I watched Elia Kazan‘s Splendor in the Grass last weekend and have not been able to stop thinking about it since. I find with any era of movies, the ones you keep talking about or mulling over hours and days later are the ones that will find their place in movie history.

     Director Kazan reminds me how fantastic he was at telling tales of young, somewhat tragic romances set in bygone times. The raw emotional part James Dean gave us in his first movie East of Eden was guided by Kazan who does the same here for 24-year-old Warren Beatty in his premiere role.

     Beatty and Natalie Wood are teenagers in a Kansas town during the 1920s. The setting is starkly different from the flapper era we often see depicted in films set in big cities. Few girls in the high school have taken up the flapper look and those who have also take liberties with their sexuality. Beatty’s Bud is a football star and top tier in popularity at the high school. Wood’s Deanie has been steady with Bud for some time and her shy personality derives it social standing from being on Bud’s arm.

    Splendor in the Grass opens on the couple necking in a convertible next to a river dam. Deanie is caught up in the moment but nevertheless refuses Bud’s increasing intensity. Sexually frustrated, Bud punches the car and takes a walk. He returns the girl home where Deanie’s mother gently probes about how far the couple has gone in their relationship and insists nice girls do not have the urges Deanie is subtly conveying she cannot deny.

     The sexual repression Bud is experiencing seems to initially convey his feelings for the pretty Deanie are not beyond physical, but he tells his wealthy oil baron father that he wants to marry the girl. The father has no particular problem with Deanie and her middle-class family, but also warns his son about the consequences if he were to get her into “trouble”. The man suggests that his boy instead find a “different” type of girl to go around with in the meantime.

     When Bud asks Deanie for a break in their relationship and rumors abound about his encounter with a flapper in their class, Deanie flees from her classroom in hysterics. She is furious with her mother for insisting she remain pure knowing all too well she has lost her man because of her prudishness. She cuts her hair into a bob and attends a school dance on the arm of one of Bud’s friend. At the event, however, Deanie offers herself to Bud only to be rejected in yet another hysterical scene. The incident leads Deanie to the dam where she tries to drown herself.

     The events have left Deanie in a mental state requiring institutionalization. Bud knows all is his fault but is forced by his father to leave for Yale. There the boy neglects his studies and finds a sympathetic companion in the daughter of an Italian restauranteur.

     Deanie, meanwhile, is recovering fine at the mental facility and has made close acquaintance with a man from Ohio who plans to become a doctor. After two years in the facility she is released and plans to marry that doctor, but returns home and seeks one last encounter with Bud.

     SPOILER I could not help but get choked up in watching the final scene in East of Eden. Bud’s circumstances have take a dramatic turn and he has created a life farming his family’s old ranch. Deanie arrives in a pristine white dress and hat symbolic of a bride. She meets Bud who is dirty from working the fields and we see not only the contrast in their lives but also know that as much as we want Bud to embrace the young woman, he cannot do so without soiling her dress (and probably her mental state). We can see all the emotional innerworkings of our main characters’ minds and feel for the life they lost together. Bud presents his ex-girlfriend to the pregnant wife and child slaving in his tiny kitchen and our hearts break as Deanie holds and expresses how fine the baby is while Bud looks on. It is too late for this couple and we will never get the ending we so hope for. SPOILER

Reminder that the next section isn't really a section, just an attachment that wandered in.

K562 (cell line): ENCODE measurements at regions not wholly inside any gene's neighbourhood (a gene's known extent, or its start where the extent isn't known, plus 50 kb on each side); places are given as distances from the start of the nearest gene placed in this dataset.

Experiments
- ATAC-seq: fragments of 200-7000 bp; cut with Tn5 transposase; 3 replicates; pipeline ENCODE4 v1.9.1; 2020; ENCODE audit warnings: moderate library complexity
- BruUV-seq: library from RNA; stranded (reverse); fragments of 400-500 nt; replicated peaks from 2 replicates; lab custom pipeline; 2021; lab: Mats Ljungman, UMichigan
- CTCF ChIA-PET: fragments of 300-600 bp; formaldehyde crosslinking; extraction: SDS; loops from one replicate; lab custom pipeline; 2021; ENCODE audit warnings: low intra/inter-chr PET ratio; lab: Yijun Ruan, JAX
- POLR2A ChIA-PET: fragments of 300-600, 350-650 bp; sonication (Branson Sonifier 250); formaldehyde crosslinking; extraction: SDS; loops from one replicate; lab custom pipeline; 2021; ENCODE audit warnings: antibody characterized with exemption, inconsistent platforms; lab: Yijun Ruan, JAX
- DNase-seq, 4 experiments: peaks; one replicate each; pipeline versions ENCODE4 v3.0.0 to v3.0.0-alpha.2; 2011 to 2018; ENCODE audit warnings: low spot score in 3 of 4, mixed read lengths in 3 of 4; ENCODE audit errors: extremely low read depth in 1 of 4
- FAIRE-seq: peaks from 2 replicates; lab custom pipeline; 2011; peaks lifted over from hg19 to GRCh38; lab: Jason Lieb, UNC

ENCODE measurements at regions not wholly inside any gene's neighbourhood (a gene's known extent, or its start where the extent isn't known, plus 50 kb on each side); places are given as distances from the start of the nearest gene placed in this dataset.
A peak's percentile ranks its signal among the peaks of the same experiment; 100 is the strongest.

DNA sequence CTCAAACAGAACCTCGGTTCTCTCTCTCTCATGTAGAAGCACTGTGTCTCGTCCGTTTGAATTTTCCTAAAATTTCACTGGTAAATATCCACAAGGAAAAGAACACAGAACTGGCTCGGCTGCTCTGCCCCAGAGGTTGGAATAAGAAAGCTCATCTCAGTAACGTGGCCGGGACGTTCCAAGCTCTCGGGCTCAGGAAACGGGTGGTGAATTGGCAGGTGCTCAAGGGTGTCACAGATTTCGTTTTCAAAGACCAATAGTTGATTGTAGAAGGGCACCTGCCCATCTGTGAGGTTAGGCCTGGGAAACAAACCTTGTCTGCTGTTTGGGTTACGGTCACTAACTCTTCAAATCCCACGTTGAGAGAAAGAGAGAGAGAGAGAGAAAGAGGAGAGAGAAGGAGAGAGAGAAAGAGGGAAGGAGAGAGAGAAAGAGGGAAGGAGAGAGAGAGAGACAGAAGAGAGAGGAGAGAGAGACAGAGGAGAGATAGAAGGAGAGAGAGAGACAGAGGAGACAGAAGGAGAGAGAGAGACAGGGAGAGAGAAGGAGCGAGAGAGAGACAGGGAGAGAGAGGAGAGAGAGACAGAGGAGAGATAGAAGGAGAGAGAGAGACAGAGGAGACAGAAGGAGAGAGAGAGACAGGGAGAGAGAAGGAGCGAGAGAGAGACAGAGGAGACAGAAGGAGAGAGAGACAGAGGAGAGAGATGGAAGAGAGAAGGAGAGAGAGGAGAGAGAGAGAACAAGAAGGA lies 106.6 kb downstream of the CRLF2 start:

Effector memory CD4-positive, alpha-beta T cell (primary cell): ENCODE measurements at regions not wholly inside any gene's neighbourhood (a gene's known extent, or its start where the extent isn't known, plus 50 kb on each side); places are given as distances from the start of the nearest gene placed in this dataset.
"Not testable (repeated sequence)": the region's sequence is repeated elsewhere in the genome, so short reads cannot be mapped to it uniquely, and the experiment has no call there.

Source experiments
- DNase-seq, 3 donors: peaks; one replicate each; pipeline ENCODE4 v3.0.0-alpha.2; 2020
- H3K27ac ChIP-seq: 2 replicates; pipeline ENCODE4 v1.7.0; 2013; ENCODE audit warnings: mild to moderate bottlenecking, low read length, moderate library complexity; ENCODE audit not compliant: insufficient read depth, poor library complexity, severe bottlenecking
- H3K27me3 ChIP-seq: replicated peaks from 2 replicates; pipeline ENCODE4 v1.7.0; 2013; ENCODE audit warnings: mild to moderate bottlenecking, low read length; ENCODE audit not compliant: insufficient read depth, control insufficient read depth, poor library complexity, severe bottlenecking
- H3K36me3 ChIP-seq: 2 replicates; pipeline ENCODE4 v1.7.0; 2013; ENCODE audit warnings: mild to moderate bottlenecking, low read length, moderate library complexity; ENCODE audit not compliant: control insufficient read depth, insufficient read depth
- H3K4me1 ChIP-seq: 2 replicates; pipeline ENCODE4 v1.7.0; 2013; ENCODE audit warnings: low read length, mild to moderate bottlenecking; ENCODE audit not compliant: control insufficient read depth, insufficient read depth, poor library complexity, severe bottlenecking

The permissibility of sexual expression had certainly changed by the time the 1960s arrived. The passionate scene we face on the picture’s opening is slightly uncomfortable in its frankness, but the passion the characters show for one another throughout is refreshing compared to older, restrained movies on the subject of love. Beatty is so dreamy as Bud, we women can understand why Deanie idolizes him. Wood meanwhile is delicate as the pretty girl who, although she has friends, derives most of her social standing from her relationship. As the couple walks down a crowded school hallway, our eyes are drawn to the softly smiling Wood despite Beatty’s towering over her and the crowd. Their classmates greet each of them individually, but we can see by the girl’s grasp on her man’s arm that she defines herself by this relationship.

    I often find it hard to convince myself to re-watch a movie that evokes such sadness, but Splendor in the Grass is well worth it. The acting is off the charts and the story so intriguing given the natural comparisons one draws between today’s morals and those of the 1920s. I cannot recommend it enough.

  • Splendor in the Grass is set for 2 a.m. ET June 23 on TCM.

Cinematic Shorts: Here Comes Mr. Jordan

Wowza!

Here Comes Mr. Jordan (1941)

     I’m not sure how I stumbled upon watching Here Comes Mr. Jordan the first time, but it was a fortuitous incident. This flick is probably my favorite Robert Montgomery movie, which competes with Mr. and Mrs. Smith for that top spot (and you can understand my dilemma because the other has Carole Lombard in it). I would say no other film shows off Montgomery’s comedy capabilities in the way this feature does. He plays a character totally unlike the military and society dreamboat roles in which he was typically cast.

     As Joe Pendelton, a successful boxer, Montgomery plays a dimwitted man more concerned with keeping his body “in the pink” and defeating a boxing rival than anything else around him. Towards the film’s start, Joe crashes his self-piloted plane, and heavenly beings take him away. The trouble is, the heavenly worker assigned to his case, Messenger 7031 (Edward Everett Horton) takes him before the plane hits the ground, and as it turns out, Joe was destined to survive the crash. The damage is done, however, and Joe is delivered to Mr. Jordan, played by Claude Rains, who must find a suitable body for the man to live out the remainder of his scheduled life.

     Joe is given a temporary spot occupying the body of a man who is about to be murdered by his wife and her lover. He’s an older, wealthy bloke who also has some unkind dealings that involve a beautiful young woman, with whom Joe will fall in love. All sorts of absurdities happen as Joe, looking like the old man, tries to convince his boxing agent (James Gleason) of his real identity and get the old body “in the pink” to defeat his rival in the ring.